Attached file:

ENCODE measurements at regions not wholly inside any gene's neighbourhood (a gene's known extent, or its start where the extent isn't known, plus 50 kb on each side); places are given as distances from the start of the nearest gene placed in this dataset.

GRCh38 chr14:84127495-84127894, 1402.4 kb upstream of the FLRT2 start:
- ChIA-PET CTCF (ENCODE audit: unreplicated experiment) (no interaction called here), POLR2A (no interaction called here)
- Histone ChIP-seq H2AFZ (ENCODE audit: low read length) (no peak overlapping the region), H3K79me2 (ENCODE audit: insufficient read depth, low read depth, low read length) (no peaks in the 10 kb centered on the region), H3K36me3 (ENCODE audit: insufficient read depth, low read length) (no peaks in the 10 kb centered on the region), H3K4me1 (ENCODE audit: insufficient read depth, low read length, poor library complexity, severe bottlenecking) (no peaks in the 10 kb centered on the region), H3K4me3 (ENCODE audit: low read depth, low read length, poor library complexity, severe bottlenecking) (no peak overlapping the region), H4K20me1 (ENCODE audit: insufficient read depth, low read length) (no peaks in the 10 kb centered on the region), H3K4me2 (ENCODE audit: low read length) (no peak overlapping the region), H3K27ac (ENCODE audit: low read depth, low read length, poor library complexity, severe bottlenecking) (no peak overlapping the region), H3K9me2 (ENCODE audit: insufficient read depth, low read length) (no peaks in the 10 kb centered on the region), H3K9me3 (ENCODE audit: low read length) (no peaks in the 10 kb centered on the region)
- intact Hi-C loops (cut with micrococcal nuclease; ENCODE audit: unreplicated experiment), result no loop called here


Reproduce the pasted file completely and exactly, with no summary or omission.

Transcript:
ENCODE measurements at regions not wholly inside any gene's neighbourhood (a gene's known extent, or its start where the extent isn't known, plus 50 kb on each side); places are given as distances from the start of the nearest gene placed in this dataset.

GRCh38 chr14:84127495-84127894, 1402.4 kb upstream of the FLRT2 start:
- ChIA-PET CTCF (ENCODE audit: unreplicated experiment) (no interaction called here), POLR2A (no interaction called here)
- Histone ChIP-seq H2AFZ (ENCODE audit: low read length) (no peak overlapping the region), H3K79me2 (ENCODE audit: insufficient read depth, low read depth, low read length) (no peaks in the 10 kb centered on the region), H3K36me3 (ENCODE audit: insufficient read depth, low read length) (no peaks in the 10 kb centered on the region), H3K4me1 (ENCODE audit: insufficient read depth, low read length, poor library complexity, severe bottlenecking) (no peaks in the 10 kb centered on the region), H3K4me3 (ENCODE audit: low read depth, low read length, poor library complexity, severe bottlenecking) (no peak overlapping the region), H4K20me1 (ENCODE audit: insufficient read depth, low read length) (no peaks in the 10 kb centered on the region), H3K4me2 (ENCODE audit: low read length) (no peak overlapping the region), H3K27ac (ENCODE audit: low read depth, low read length, poor library complexity, severe bottlenecking) (no peak overlapping the region), H3K9me2 (ENCODE audit: insufficient read depth, low read length) (no peaks in the 10 kb centered on the region), H3K9me3 (ENCODE audit: low read length) (no peaks in the 10 kb centered on the region)
- intact Hi-C loops (cut with micrococcal nuclease; ENCODE audit: unreplicated experiment), result no loop called here